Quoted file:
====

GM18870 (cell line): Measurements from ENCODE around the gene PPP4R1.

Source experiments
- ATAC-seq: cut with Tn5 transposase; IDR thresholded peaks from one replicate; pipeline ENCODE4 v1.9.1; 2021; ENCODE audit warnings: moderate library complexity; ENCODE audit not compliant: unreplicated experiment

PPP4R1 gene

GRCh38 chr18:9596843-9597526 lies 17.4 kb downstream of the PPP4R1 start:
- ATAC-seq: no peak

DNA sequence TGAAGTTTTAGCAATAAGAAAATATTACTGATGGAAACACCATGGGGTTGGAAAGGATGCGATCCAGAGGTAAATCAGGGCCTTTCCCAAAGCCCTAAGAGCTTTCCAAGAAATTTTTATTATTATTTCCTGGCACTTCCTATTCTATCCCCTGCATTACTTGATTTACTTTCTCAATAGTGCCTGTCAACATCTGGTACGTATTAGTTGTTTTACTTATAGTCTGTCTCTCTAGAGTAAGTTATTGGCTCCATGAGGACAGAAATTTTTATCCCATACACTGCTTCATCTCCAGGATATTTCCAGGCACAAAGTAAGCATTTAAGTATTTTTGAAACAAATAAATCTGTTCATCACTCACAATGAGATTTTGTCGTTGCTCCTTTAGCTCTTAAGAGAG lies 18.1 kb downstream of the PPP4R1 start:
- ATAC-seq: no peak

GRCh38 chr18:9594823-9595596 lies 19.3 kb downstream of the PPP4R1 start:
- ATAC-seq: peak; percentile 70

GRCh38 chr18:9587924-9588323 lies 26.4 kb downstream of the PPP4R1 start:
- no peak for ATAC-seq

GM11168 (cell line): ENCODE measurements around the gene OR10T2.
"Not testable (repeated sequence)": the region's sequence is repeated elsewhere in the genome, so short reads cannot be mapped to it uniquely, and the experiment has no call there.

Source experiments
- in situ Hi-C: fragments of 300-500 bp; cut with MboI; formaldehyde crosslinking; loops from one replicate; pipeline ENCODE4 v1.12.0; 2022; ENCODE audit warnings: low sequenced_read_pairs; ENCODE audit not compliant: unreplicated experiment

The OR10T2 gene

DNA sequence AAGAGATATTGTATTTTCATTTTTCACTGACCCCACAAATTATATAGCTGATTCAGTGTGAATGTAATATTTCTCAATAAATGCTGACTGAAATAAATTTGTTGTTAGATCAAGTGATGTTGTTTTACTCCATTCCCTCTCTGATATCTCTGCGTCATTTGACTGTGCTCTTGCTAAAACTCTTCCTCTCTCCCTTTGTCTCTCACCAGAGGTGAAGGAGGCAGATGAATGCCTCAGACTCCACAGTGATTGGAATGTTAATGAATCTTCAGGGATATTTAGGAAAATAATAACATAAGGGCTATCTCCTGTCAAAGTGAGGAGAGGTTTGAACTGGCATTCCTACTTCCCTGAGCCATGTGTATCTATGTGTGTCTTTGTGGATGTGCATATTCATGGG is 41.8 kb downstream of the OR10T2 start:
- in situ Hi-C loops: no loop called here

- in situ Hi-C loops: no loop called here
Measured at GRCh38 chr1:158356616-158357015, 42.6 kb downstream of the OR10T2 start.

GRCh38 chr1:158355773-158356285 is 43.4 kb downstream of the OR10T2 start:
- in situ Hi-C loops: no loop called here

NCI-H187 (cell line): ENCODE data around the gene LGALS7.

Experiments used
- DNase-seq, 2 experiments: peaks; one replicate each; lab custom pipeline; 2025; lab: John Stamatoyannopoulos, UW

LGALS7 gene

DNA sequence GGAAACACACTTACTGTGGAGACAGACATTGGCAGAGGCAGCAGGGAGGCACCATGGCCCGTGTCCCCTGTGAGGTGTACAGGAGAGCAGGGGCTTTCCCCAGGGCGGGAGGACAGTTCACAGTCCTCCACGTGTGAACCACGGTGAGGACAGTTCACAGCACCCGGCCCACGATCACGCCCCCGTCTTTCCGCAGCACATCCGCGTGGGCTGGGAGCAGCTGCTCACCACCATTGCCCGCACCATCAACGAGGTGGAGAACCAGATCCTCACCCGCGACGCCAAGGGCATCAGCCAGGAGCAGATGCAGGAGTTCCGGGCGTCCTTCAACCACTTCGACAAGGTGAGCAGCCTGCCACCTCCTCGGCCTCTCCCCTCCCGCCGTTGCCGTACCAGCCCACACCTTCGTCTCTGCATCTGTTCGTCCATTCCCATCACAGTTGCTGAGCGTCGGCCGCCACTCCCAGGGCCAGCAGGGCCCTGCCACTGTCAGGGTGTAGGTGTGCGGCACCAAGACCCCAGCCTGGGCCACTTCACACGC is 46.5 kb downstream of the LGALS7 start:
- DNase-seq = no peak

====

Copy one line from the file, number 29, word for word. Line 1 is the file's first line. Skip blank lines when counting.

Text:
- DNase-seq = no peak